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MILK AND HONEY
Cast: Clint Jordan, Kirsten Russell, Dudley Findlay Jr, Anthony Howard, Greg Amici
Director: Joe Maggio
USA: 91 mins
USA Rated: Unrated
USA Release Date: 18 March 2005 (Limited Release)
New York City. Emotionally troubled, middle-aged stockbroker Rick Johnson (Clint Jordan) has just been released from a mental institution. At Rick's urging, his wife Joyce (Kirsten Russell) has organized a cocktail party where Rick hopes to show his friends and colleagues that he's back to normal. Things go smoothly at first, but when Rick publicly "re-proposes" to Joyce, and Joyce rejects him, the party comes to an abrupt and painfully awkward conclusion. His illusory world of comfort and security comes crashing down. A no-holds-barred fight ensues, ending when Rick attempts one last time to literally force a gigantic engagement ring onto Joyce's finger. Humiliated, Rick storms out
Under cover of darkness, in a city that never sleeps, husband and wife take separate paths that will test both the fragility of their psyches and the resilience of their love...
MILK AND HONEY, the second film by Joe Maggio (VIRGIL BLISS) is an utterly clever and unpredictable exploration of intersecting lives, lost loves, and missed opportunities that could only take place in New York City. It was an official selection of the Sundance, Woodstock, Tribeca and Atlanta Film Festivals (where it won the Special Jury Prize).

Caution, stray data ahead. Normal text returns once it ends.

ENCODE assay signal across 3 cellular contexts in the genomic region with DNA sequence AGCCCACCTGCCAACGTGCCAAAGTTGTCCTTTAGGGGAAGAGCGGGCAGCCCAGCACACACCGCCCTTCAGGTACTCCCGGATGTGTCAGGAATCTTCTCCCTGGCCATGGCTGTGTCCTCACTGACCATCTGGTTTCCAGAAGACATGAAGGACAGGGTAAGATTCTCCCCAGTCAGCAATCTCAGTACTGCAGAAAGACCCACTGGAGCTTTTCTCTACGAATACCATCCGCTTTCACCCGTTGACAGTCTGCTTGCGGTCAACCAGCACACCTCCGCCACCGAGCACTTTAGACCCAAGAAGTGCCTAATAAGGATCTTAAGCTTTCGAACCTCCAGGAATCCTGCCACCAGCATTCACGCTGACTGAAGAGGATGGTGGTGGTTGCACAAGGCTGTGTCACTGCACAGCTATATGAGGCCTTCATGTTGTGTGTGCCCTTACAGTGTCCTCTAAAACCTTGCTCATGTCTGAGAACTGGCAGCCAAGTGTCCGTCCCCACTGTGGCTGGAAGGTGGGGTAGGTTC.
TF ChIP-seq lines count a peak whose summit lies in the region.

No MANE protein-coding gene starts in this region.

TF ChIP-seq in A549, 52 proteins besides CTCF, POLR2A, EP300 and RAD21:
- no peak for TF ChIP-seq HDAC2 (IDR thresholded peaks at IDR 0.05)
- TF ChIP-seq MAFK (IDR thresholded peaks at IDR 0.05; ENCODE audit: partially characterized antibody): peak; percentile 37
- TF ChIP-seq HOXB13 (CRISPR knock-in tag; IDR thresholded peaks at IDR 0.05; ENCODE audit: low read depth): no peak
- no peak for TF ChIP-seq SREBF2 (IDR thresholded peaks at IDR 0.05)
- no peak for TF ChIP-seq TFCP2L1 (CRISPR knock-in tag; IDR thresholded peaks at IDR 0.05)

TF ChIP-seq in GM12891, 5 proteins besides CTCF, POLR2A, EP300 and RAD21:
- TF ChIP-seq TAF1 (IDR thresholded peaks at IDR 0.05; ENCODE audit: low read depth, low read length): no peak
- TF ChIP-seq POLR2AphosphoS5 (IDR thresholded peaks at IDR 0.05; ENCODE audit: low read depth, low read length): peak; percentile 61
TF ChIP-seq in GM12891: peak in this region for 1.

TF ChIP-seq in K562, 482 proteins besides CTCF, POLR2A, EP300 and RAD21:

Maggio, a rising talent with a daring and ambitious voice, is a true New York filmmaker. His startlingly honest and genuinely surprising new film takes full advantage of all that New York City has to offer a young director including first rate theater actors, performance artists, and musicians. The soundtrack alone features indie rock favorites Yo La Tengo and Fischerspooner, as well as an original score by director Hal Hartley, who for the first time composed music for a film other than his own.
In MILK & HONEY, Maggio delves deep into serious issues such as fidelity and class difference, yet he does so with an unflinching eye and with an intimate, often comic style, than films addressing similar subjects made by his "Indiewood" peers. Starting with VIRGIL BLISS, Maggio developed a company of actors with whom he collaborates on his scripts and rehearses tirelessly before filming.
The film's strengths lie in Maggio's obvious love for his deeply flawed, all-too-human characters and his refusal to depict them as either heroes or villains. Much like the City, Maggio films with such a profound familiarity, MILK AND HONEY challenges our expectations at every turn.